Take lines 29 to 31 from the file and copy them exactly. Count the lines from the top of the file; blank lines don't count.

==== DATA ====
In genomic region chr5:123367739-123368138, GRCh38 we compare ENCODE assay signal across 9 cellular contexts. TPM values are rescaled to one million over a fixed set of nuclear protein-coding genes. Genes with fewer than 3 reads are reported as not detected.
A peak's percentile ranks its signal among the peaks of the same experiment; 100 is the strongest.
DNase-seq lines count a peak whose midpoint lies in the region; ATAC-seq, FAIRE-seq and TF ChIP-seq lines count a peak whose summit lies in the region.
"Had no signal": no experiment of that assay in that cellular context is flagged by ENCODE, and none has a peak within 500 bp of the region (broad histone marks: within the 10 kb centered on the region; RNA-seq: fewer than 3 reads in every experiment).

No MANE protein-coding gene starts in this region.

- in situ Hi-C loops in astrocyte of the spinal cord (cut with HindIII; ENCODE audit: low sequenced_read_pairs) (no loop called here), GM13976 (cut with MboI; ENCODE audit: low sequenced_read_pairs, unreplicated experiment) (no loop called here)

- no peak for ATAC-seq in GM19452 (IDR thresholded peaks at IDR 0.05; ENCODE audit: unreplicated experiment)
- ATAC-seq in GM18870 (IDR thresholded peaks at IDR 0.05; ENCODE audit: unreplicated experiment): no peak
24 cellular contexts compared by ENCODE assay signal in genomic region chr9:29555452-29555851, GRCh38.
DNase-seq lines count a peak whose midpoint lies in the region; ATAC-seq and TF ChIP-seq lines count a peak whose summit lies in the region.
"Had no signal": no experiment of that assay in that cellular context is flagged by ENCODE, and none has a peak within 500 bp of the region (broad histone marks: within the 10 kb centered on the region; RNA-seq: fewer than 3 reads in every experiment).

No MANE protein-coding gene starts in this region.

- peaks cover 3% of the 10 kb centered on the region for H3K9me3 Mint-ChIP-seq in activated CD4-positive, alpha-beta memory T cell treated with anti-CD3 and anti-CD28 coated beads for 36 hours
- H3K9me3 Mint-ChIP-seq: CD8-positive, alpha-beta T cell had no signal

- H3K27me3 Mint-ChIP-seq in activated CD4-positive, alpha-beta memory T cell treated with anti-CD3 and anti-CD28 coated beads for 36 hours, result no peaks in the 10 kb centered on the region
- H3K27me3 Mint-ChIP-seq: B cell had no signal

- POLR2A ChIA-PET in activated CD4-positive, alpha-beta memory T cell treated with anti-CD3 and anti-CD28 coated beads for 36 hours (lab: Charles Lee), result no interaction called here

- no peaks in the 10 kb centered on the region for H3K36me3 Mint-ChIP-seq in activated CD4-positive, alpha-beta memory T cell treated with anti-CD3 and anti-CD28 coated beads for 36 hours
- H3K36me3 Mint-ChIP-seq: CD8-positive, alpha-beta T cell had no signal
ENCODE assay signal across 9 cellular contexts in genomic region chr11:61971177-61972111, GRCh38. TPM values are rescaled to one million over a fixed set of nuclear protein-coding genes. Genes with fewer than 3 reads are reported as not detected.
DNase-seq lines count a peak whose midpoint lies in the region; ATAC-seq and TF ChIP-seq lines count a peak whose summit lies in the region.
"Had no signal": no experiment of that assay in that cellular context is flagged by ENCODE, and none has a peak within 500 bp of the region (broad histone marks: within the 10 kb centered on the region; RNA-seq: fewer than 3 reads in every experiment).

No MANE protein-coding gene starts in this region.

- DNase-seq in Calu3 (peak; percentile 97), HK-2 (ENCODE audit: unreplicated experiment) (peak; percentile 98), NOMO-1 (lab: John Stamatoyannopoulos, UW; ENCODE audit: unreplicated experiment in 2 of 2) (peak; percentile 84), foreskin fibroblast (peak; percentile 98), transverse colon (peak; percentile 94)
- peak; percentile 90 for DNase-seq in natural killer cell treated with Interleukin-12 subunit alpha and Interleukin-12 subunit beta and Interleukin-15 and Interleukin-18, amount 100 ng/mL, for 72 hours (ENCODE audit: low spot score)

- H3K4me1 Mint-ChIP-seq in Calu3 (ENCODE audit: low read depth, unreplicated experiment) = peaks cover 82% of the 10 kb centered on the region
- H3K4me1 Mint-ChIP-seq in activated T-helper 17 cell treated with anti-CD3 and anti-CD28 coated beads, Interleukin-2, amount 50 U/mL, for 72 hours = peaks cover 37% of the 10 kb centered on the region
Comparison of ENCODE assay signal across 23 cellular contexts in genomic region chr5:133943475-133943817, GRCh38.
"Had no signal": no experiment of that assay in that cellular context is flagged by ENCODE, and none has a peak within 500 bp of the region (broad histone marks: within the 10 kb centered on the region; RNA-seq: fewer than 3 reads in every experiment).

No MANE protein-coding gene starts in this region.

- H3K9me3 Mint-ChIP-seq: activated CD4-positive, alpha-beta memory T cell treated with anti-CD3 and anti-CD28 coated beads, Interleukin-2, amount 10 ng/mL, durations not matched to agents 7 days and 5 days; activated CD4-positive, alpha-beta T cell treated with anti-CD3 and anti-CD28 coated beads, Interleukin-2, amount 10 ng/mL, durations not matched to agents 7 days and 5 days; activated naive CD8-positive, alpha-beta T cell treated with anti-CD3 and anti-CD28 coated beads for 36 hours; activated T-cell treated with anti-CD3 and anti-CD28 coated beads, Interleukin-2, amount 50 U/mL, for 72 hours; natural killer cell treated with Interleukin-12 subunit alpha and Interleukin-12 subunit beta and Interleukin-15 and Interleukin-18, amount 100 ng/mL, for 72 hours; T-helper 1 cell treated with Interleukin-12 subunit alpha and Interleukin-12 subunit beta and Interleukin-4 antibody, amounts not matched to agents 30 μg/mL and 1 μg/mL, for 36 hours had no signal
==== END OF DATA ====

"Had no signal": no experiment of that assay in that cellular context is flagged by ENCODE, and none has a peak within 500 bp of the region (broad histone marks: within the 10 kb centered on the region; RNA-seq: fewer than 3 reads in every experiment).

No MANE protein-coding gene starts in this region.

- H3K9me3 Mint-ChIP-seq: activated CD4-positive, alpha-beta memory T cell treated with anti-CD3 and anti-CD28 coated beads, Interleukin-2, amount 10 ng/mL, durations not matched to agents 7 days and 5 days; activated CD4-positive, alpha-beta T cell treated with anti-CD3 and anti-CD28 coated beads, Interleukin-2, amount 10 ng/mL, durations not matched to agents 7 days and 5 days; activated naive CD8-positive, alpha-beta T cell treated with anti-CD3 and anti-CD28 coated beads for 36 hours; activated T-cell treated with anti-CD3 and anti-CD28 coated beads, Interleukin-2, amount 50 U/mL, for 72 hours; natural killer cell treated with Interleukin-12 subunit alpha and Interleukin-12 subunit beta and Interleukin-15 and Interleukin-18, amount 100 ng/mL, for 72 hours; T-helper 1 cell treated with Interleukin-12 subunit alpha and Interleukin-12 subunit beta and Interleukin-4 antibody, amounts not matched to agents 30 μg/mL and 1 μg/mL, for 36 hours had no signal